Sunday, December 16, 2012

Laguna Cartegna 2nd Try 12/11: HELMETED GUINEAFOWL, TUFTED DUCK

This was the day of the serious birding. We met Hilda's associate, Sergio Colon, at our hotel at 7:30 and headed back to Laguna Cartegna in our now clean car. (It was so covered in mud that the car wash charged us an extra $5.) By 8 o'clock we were back on the farm road, finding many of the same birds as the previous day. It wasn't until we reached the farm yard that we saw 10 HELMETED GUINEAFOWL emerge out of the field and run through the chickens like a football players on a kickoff. The guineafowl, like about 1/3 of the birds of Puerto Rico, is an introduced species. Sergio said these were probably feral, which made them countable, and judging from the chicken's reaction, they were certainly not on a friendly basis. On the other hand, the 5 or 6 dogs laying about took no interest in them.
Laguna Cartegna
Photos: Shari Zirlin
We parked our car just inside the boundary of the refuge and walked perhaps 3/4 of a mile up the road to the entrance.  Here the birding exploded with waterfowl. Five West Indian Whistling Ducks were immediately spotted standing at the end of the trail.  Walking the trail we heard 2 Soras. The lagoon had Caribbean Coot, Common Gallinule, and one American Coot. Plus ducks: teals, shoveler, many Ruddy Ducks, and 3 rarities for the island: Lesser Scaup, Ring-necked Duck, and a hen TUFTED DUCK.

Of all the places to find your lifer Tufted Duck, Puerto Rico is certainly the least likely. Tufted Duck is common throughout Eurasia, and every year there a few sightings on either coast of the North America. This duck is a Puerto Rico first.  Shari & I chased one a couple of years ago that was reported on Long Island and failed to find it, despite a long search in bitter winter weather. Nice to see it while wearing short sleeves. We all saw the little tuft on its head on through 2 scopes, but it was much too far away to get any pictures. Sergio said he knew someone who had kayaked out into the lagoon to obtain photos.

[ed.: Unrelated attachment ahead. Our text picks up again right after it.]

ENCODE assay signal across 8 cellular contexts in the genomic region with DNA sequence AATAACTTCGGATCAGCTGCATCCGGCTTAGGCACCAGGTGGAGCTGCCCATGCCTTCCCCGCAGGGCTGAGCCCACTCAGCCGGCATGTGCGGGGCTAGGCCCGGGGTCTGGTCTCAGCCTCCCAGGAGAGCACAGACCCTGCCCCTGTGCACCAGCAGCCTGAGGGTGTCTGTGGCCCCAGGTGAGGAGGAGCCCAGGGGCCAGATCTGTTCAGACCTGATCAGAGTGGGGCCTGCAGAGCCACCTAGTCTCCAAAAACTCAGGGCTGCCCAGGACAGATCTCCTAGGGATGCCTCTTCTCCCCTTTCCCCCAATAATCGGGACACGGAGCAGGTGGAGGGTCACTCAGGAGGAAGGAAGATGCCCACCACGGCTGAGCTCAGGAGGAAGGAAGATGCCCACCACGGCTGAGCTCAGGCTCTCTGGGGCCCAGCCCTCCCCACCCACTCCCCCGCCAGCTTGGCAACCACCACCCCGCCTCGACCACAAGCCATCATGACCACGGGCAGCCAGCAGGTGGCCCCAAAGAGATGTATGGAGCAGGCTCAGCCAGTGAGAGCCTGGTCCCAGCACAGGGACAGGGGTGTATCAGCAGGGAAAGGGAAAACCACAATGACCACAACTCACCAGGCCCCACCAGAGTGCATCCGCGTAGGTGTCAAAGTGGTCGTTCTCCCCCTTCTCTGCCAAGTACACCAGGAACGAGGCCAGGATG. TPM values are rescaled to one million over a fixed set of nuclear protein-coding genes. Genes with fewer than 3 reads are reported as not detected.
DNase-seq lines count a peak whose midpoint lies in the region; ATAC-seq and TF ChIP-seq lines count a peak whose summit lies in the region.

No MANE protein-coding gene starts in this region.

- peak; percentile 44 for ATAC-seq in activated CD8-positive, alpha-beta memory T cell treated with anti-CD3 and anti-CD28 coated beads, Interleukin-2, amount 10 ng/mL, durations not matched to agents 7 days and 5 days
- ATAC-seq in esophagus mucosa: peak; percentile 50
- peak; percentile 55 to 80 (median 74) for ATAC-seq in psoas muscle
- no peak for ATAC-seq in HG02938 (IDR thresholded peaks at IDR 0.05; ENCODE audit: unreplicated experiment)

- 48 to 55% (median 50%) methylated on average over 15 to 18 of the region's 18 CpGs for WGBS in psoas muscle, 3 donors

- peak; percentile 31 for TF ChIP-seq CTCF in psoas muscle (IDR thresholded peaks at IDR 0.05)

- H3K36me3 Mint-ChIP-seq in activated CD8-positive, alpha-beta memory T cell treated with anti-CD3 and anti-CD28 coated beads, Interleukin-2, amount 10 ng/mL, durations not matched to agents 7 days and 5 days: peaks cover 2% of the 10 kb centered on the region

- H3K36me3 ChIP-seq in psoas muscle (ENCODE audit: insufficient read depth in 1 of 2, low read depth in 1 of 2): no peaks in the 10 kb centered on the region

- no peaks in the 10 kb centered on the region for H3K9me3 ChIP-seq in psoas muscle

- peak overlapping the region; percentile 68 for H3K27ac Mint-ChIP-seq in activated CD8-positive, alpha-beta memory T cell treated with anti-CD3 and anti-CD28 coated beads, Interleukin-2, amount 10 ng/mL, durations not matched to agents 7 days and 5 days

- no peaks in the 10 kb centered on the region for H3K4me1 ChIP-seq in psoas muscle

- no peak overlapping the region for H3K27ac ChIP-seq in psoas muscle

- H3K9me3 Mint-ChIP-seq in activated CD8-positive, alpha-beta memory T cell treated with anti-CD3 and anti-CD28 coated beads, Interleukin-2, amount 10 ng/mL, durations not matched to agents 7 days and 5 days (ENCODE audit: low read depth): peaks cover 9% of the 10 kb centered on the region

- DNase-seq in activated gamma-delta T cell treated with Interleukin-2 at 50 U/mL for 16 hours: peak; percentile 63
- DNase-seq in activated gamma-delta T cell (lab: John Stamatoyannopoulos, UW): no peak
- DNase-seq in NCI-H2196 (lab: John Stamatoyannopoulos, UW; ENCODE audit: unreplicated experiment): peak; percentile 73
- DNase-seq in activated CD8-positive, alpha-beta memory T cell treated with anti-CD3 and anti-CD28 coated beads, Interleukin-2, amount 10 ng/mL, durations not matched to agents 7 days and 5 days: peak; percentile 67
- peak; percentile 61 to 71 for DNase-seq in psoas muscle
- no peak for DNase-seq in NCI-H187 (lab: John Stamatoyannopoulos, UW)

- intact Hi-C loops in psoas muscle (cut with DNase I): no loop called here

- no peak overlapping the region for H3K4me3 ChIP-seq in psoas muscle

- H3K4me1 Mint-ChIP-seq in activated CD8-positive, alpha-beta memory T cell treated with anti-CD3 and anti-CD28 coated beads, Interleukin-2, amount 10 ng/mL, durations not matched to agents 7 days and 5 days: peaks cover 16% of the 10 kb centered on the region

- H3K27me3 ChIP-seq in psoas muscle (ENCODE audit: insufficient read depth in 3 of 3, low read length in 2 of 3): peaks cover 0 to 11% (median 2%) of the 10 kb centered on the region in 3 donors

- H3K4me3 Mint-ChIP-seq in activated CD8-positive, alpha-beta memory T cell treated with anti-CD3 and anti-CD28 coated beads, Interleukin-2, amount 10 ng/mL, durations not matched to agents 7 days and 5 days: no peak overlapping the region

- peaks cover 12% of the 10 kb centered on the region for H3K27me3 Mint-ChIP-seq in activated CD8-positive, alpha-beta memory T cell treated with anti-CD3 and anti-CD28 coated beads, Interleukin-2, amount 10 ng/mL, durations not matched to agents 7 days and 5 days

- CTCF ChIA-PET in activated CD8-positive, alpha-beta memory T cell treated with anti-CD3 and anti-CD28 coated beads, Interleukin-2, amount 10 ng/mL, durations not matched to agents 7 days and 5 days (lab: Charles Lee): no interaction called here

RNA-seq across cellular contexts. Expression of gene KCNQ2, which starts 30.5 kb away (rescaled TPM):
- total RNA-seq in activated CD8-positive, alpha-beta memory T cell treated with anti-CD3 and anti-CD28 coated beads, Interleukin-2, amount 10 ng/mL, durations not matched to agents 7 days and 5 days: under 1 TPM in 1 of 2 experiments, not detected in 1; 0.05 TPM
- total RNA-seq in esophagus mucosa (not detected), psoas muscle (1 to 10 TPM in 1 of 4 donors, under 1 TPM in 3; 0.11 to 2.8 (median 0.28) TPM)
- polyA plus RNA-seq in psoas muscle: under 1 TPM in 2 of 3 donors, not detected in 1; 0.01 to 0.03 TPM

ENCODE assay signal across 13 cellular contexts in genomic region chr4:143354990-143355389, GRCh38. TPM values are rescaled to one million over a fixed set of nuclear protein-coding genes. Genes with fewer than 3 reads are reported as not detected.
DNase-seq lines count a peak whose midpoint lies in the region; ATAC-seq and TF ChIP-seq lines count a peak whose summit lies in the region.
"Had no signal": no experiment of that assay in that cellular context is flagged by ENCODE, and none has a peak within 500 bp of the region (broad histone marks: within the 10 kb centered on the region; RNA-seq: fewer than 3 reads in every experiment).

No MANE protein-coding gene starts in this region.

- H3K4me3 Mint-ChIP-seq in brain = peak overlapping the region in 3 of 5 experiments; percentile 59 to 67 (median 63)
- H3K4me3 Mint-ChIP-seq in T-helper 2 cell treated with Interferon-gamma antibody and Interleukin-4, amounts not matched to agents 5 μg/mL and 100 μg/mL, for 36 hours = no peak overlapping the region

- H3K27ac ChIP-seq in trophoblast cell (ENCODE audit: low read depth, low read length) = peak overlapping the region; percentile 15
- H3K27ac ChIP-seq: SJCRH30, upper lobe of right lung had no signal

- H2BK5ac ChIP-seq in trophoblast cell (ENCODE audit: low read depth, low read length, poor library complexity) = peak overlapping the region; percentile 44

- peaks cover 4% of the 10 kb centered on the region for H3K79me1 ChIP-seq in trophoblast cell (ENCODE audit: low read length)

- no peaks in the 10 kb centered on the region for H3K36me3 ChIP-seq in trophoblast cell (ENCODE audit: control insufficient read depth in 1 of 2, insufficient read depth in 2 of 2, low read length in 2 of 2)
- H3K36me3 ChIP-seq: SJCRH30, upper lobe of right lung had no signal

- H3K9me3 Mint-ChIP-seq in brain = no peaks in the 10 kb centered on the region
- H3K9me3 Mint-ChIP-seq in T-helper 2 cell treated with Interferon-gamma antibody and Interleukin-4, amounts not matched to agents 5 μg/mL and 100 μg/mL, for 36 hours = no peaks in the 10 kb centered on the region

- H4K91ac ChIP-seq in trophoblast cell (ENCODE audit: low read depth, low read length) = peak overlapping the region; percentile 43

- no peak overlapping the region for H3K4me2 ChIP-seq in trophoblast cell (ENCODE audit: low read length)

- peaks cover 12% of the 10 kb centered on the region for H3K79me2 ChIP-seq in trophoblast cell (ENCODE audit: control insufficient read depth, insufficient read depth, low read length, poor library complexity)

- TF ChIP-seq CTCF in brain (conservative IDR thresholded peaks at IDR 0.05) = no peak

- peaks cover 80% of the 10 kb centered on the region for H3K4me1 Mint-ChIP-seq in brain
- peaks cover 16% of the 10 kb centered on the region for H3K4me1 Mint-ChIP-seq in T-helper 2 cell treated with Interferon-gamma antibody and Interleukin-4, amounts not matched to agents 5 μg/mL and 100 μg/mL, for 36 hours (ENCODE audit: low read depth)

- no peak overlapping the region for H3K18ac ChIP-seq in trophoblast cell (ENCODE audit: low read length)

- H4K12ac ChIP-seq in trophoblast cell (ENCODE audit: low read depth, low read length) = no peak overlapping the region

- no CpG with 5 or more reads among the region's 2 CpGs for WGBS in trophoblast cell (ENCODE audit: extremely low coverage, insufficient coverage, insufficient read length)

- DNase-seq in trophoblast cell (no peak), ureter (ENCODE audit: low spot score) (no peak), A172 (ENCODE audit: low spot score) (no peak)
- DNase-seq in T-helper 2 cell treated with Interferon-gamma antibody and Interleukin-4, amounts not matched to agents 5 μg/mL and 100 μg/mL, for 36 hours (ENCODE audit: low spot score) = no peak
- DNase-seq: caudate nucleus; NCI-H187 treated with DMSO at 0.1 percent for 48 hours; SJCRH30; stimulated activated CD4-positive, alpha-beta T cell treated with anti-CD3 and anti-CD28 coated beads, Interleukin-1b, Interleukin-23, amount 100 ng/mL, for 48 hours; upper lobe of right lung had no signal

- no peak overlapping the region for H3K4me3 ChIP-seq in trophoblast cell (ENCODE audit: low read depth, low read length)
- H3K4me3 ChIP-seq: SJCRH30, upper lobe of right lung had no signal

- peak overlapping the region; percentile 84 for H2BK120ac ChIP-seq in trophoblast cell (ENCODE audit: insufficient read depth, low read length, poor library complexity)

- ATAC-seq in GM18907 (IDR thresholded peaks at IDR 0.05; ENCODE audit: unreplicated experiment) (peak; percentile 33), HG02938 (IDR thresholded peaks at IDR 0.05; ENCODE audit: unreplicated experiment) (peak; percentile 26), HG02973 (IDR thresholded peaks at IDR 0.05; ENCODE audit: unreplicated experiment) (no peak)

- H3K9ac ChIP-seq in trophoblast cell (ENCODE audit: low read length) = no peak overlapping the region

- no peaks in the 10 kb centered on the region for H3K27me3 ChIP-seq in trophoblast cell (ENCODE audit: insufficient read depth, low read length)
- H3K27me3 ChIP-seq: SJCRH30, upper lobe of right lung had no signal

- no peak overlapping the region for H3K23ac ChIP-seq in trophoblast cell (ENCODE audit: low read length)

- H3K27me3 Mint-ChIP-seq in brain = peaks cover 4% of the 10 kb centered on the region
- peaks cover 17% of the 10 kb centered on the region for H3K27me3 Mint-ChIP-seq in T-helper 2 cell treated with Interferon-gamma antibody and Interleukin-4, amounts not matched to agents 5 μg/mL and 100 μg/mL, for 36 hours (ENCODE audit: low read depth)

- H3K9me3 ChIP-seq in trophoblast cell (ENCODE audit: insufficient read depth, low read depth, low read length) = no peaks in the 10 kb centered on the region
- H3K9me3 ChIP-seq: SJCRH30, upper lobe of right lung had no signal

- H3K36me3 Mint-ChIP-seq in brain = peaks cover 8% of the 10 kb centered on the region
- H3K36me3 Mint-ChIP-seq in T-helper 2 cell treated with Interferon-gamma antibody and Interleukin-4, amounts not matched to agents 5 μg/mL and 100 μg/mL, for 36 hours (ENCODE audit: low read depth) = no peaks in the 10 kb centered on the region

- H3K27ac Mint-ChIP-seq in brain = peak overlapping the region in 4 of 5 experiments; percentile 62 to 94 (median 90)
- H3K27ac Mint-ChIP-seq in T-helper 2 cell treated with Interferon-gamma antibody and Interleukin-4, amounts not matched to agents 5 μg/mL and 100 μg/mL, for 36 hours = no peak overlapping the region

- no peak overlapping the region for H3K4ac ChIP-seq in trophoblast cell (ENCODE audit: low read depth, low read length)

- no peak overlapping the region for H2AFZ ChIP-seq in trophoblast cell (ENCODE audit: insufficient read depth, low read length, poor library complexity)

There is another trail at the lagoon a little farther south called the Tower Trail. We hadn't been on that one 2 years ago. Walking toward it, back on the farm road, Shari heard something chirping. Looking into the brush she found a huge, old iguana. You can age iguanas by color, Hilda told us. The young ones are green, and as they age they turn browner, then red as they enter their dotage. Look at the wattle hanging down on that beast!

The Tower Trail, as you might imagine, leads to an observation tower as well as a long boardwalk that takes you out into the middle of the water. While we were walking along the trail I saw a coot out of the corner of my eye that looked different. I scoped it out, immediately saw the red & white face shield and when the sun hit the bird just right, the rich violet body of the slightly misnamed Purple Gallinule. We saw a couple more from the head of the boardwalk.

While I was climbing the tower to see if was worth the effort for Shari, she called me with urgency in her voice. While scanning the flocks of ducks she found a stiff tail with brown horizontal lines on its face. She Sergio on the bird and he immediately confirmed her suspicion that it was a Masked Duck, either a hen or a non-breeding drake. Our fourth rare duck of the day, and one we hadn't seen since our Texas trip almost 5 years ago.

Sergio get really enthusiastic when he sees an unusual bird, saw a couple of birders he knew and called them over to see the duck. While they were checking it out, I pointed out a Magnificent Frigatebird that was hunting over the lagoon. To Sergio and his two friends, though, it was no big deal and they barely glanced at it.
Magnificent Frigatebird (female)
Smooth-billed Ani along Tower Trail
It was now midday and time for lunch, so we began the walk back to the car. The walk back to the car, as usual, didn't seem as long as the walk in, when the goal was out of sight.

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